Just because Medicare is called “medical insurance” doesn’t mean it’s comparable to the comprehensive health coverage you may have enjoyed while you were working. For example, Medicare doesn’t cover dental, vision or heading aids, whereas many work-based plans might cover a portion of the costs for these items.
Here are more examples of what Medicare does and doesn’t pay for:
- Medicare might pay for a diagnostic hearing test that your doctor orders as a result of an injury or illness, but it won’t pay for routine hearing tests or the hearing aids themselves.
- Medicare might pay for tests and medical treatment for vision problems that develop as a result of an injury or illness, but it won’t pay for routine vision tests, glasses or contact lenses.
- Medicare might pay for dental treatment that results from an injury or illness, but it won’t pay for routine dental exams, cleanings, root canals or orthodontic work.
The bottom line? It’s a big mistake to assume that Medicare is like your work-based health care plan.
The fact is, Medicare has significant gaps in the medical coverage it provides, due to its significant deductibles and co-payments. As a result, it’s a good idea tothat will close these gaps, either by purchasing a Medicare Supplement Plan (aka Medigap) or a Medicare Advantage Plan.
Another potential advantage of purchasing one of these plans is that some might also cover a portion of costs for dental, vision and hearing tests. Some may also arrange for discounts with specified providers on hearing aids, glasses or contact lenses. If these services are important to you, you’ll want to do your shopping carefully.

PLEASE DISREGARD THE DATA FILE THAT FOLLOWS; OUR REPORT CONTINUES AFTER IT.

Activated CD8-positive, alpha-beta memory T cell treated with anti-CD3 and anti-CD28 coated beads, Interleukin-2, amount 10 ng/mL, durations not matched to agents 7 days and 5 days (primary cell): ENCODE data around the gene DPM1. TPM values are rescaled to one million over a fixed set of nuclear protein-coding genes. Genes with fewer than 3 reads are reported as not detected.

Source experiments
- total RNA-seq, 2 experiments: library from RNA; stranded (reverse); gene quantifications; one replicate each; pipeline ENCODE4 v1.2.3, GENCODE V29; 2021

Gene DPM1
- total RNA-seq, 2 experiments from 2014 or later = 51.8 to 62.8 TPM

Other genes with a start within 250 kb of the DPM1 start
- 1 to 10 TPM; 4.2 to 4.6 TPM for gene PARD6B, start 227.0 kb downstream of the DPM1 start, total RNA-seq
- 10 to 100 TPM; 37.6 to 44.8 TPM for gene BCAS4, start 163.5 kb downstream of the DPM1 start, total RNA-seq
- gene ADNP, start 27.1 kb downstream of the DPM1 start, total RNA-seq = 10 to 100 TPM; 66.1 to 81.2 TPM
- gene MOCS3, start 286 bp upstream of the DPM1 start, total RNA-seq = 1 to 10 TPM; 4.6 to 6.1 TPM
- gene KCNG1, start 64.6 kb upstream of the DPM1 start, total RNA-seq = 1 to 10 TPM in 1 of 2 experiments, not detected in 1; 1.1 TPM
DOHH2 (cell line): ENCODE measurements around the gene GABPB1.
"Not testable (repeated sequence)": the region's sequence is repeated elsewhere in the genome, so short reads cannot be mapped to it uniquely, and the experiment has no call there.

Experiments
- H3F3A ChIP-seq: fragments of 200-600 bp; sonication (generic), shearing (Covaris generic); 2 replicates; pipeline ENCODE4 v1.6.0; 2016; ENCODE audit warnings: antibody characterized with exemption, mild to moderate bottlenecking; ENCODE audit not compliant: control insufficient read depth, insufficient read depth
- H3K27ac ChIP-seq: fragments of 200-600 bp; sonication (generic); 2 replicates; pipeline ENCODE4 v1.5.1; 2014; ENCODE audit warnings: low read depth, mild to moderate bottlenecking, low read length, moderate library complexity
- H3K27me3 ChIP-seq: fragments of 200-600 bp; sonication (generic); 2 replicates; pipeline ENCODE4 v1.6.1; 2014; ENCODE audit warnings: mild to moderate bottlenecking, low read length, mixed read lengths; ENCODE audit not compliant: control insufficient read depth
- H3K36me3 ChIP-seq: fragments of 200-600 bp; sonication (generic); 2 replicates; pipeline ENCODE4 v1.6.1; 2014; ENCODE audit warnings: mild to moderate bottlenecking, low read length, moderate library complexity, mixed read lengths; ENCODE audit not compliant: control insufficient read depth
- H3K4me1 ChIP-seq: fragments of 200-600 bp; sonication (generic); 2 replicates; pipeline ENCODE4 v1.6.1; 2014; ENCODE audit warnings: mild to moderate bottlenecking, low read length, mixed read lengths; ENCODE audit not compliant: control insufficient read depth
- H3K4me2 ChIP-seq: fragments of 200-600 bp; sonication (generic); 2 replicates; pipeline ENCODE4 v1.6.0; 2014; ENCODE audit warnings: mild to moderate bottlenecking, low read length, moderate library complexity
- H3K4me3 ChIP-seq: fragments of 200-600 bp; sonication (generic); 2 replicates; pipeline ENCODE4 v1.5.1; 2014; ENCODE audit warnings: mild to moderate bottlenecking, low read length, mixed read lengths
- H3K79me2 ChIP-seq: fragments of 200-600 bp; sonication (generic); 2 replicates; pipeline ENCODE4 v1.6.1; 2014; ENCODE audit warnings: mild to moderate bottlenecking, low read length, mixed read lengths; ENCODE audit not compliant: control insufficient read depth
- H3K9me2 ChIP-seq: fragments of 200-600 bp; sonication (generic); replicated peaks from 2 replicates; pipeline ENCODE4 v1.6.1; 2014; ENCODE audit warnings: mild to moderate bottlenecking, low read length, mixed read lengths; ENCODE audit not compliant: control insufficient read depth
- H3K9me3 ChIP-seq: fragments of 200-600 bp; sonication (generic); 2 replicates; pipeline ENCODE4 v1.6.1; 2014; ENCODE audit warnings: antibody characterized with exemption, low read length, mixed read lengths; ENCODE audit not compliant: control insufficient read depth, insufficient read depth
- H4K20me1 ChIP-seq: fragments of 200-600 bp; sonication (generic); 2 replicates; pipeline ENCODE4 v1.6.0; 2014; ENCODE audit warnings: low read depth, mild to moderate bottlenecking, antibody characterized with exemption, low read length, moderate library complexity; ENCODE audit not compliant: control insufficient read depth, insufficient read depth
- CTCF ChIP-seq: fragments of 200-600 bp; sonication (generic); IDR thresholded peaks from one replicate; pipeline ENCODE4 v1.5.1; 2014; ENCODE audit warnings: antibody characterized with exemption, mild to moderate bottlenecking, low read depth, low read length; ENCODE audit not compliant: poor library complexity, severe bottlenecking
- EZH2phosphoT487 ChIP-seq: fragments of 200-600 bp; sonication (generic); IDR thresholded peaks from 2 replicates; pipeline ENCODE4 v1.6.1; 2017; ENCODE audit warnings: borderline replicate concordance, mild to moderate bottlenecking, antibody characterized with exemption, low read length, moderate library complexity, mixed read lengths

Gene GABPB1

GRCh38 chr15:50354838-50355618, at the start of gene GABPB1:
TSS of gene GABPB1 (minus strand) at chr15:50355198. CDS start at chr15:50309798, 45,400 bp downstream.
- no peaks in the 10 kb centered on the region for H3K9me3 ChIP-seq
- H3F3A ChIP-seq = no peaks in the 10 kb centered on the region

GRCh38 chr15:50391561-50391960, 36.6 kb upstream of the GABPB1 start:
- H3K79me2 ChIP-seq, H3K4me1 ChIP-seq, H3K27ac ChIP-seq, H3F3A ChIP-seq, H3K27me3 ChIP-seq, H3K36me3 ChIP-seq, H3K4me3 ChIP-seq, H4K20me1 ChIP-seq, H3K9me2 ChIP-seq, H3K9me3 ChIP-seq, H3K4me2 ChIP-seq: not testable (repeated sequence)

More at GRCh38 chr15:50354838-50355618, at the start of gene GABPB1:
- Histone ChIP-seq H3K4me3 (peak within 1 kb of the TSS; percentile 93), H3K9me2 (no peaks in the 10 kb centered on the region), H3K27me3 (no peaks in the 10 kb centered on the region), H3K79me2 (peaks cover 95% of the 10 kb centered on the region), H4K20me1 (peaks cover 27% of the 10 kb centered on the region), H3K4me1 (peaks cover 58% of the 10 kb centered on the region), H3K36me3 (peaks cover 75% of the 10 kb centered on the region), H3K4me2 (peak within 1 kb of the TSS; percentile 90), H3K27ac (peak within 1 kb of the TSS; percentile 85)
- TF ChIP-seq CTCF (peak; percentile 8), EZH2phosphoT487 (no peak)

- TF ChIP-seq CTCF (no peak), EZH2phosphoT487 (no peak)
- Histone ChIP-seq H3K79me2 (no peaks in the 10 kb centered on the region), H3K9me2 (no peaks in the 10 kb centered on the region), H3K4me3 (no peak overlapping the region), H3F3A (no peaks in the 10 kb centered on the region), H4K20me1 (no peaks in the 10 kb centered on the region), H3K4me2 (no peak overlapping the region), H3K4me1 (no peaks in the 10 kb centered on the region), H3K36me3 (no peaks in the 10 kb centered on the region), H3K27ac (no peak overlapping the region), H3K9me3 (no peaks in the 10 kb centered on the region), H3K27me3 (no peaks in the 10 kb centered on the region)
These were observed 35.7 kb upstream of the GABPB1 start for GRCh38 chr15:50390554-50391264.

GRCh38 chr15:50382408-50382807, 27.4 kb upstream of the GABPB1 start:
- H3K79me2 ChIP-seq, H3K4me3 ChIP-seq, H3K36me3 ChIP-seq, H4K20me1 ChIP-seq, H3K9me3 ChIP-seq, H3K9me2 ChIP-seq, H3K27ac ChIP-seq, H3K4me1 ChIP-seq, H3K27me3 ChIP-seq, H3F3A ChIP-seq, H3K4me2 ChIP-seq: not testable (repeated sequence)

Medicare’s coming(Oct. 15 to Dec. 7) is the perfect time to review your coverage and possibly make changes in your plan that might better serve you.
Here’s another important step: If you’re considering retiring in the next six months from an employer that has provided a comprehensive health care plan, you might want to consider getting the most from that plan before you leave. This means making appointments for dental or vision exams, then buying new glasses or contact lenses, if necessary. If hearing is a problem, it’s also a good time to get a diagnostic test and explore your options for hearing aids.
Another step before retiring is to tell all your health care providers that you’re going on Medicare and ask if they have any special arrangements for Medicare patients. Many providers might want to keep you as a patient, so they might extend the same discounts to you that your health care plan may have negotiated.
There’s one more serious health care threat that Medicare doesn’t cover: the costs of long-term care. Let’s distinguish between medical care and long-term care:
- Medical care is treatment that helps you recover from an illness or injury. It’s generally covered by Medicare, although with significant deductibles and co-payments.
- Long-term care is custodial care to help frail people carry out common activities of daily living, such as using the bathroom, showering, preparing food and moving around the home. Medicare doesn’t cover long-term care, except in limited circumstances when you’re discharged from a hospital directly to a skilled nursing facility as part of your recovery treatment.
A recent survey reported that many people have thethat Medicare pays for long-term care, but that’s simply not true. You need a to address the very real threat of incurring potentially high costs for long-term care.
Living into your 80s and 90s in America today isn’t easy, so it’s not a good idea to “wing it.” You’ll want to spend the time it takes to explore your options and make smart choices. That way, you can enjoy your retirement, knowing you’ve done all you can to address threats that can derail it.
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